On conclusion of the tour we will provide individual appraisal and feedback sheets, and any follow-up that may be required.

  1. In India

Leading a group of travellers in India is challenging. It requires constant awareness of individual and group needs and expectations, skills of diplomacy and interpretation between the group and the Indian context, patience, energy and resourcefulness. You wouldn’t be doing it if you did not also believe it to be very worthwhile and rewarding.

The role is primarily one of leadership. You are the group’s figurehead, the focus of its decision making, and its spokesperson. You are also to some extent the group’s inspiration, pastor, nanny, arbitrator, problem solver, and general factotum.

The ethos of the journey, and — at the end of it all — whether people believe they have had an enriching experience, are largely down to you.

2.1          Ethos of the Journey

Soul of India tours have an ethos which is not found among the generality of group travel to India. People sign up to a Soul of India tour partly because they want the spiritual engagement that Soul of India promises. It is important to maintain this ethos as far as possible. We are encountering a country, and cultures, which are formed by explicitly religious traditions, and we engage with them as far as possible on those terms. As far as possible we want to be open and generous towards the religious and cultural practices we encounter, even — perhaps especially — when they are opaque or strange to us.

People will therefore often raise the question of participation. To what extent, in a temple, mosque or gurudwara, are they observing, and to what extent are they worshipping? The question needs a good deal of exploration as the journey progresses, and different people will come to different answers. People should feel free to come to their own views, and if there are people who want to impose their views on the group they need to be contained!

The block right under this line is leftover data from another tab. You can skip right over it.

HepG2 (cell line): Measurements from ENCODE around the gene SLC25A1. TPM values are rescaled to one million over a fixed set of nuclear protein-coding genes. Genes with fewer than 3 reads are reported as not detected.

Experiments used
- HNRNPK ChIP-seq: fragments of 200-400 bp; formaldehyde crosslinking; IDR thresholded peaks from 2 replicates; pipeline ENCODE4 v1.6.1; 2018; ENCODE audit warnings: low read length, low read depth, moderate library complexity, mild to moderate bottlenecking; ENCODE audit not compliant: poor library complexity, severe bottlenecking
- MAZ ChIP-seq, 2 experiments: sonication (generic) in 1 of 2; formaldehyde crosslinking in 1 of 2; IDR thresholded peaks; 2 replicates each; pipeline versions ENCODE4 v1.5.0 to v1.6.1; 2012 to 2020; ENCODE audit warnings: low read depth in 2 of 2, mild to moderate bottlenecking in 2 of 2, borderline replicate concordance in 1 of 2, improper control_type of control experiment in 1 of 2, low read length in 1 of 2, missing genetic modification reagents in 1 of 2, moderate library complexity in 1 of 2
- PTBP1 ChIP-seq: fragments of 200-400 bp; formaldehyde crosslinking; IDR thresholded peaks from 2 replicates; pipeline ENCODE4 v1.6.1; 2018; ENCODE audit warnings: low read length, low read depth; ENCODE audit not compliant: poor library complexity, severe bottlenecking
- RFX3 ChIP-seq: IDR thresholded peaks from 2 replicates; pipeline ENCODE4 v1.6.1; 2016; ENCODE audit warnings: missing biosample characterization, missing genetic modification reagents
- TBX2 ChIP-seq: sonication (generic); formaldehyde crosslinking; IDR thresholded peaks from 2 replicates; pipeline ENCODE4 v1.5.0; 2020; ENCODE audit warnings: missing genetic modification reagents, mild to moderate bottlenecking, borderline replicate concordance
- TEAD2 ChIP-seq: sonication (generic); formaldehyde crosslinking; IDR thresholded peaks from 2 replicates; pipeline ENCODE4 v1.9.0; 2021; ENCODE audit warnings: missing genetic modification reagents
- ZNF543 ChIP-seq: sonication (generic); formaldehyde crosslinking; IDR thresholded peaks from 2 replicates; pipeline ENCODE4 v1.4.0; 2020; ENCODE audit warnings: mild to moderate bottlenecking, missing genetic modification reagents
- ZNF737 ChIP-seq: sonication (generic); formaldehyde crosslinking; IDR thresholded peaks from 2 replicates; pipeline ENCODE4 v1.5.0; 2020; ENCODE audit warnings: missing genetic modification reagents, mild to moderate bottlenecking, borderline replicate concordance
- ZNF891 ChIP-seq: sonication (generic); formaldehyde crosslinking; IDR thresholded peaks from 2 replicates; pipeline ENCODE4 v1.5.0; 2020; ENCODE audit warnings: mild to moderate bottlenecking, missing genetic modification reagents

“Pilgrimage” is an important element in the journey. Of course that means different things to different people, but from the point of view of leadership it means that a balance has to be achieved between individual and group responsibility. People have responsibility for their own personal and spiritual explorations; they also have responsibilities to the group. Pilgrimage is both a private and a corporate undertaking. People have their own stories to tell and to develop, but the group also has a story to tell.

2.2          Travel Management

You should set some limits to your responsibility. The travel management side of a Soul of India tour, ie the tour operation, is the responsibility of the tour operator. It is the tour operator’s responsibility, through its suppliers, agents and contractors, to ensure smooth operation of the travel arrangements. In India things do not always go according to plan, and arrangements sometimes have to be adapted to circumstances. If that happens, it is not your responsibility to make new arrangements; but you will have to liaise between the group and those responsible for the tour operation.

2.3          Information and Briefing

People need to know what is happening, and what is going to happen next. Every day you need to give a short briefing, an introduction to the day’s plan, and some information about practical matters — e.g. how long is the journey, what arrangements for lunch, etc. It is better to give briefings little and often — you may be surprised at what people seem to forget. It is also important to give briefings to everyone together, and not just to a select few.

Finding the right opportunities for group briefing is not always easy. You can give information when you are on the bus (usually there will be an almost serviceable microphone). You can also get people together before dinner in the evening. You will probably need to talk to the hotel management about finding a quiet enough place to meet in.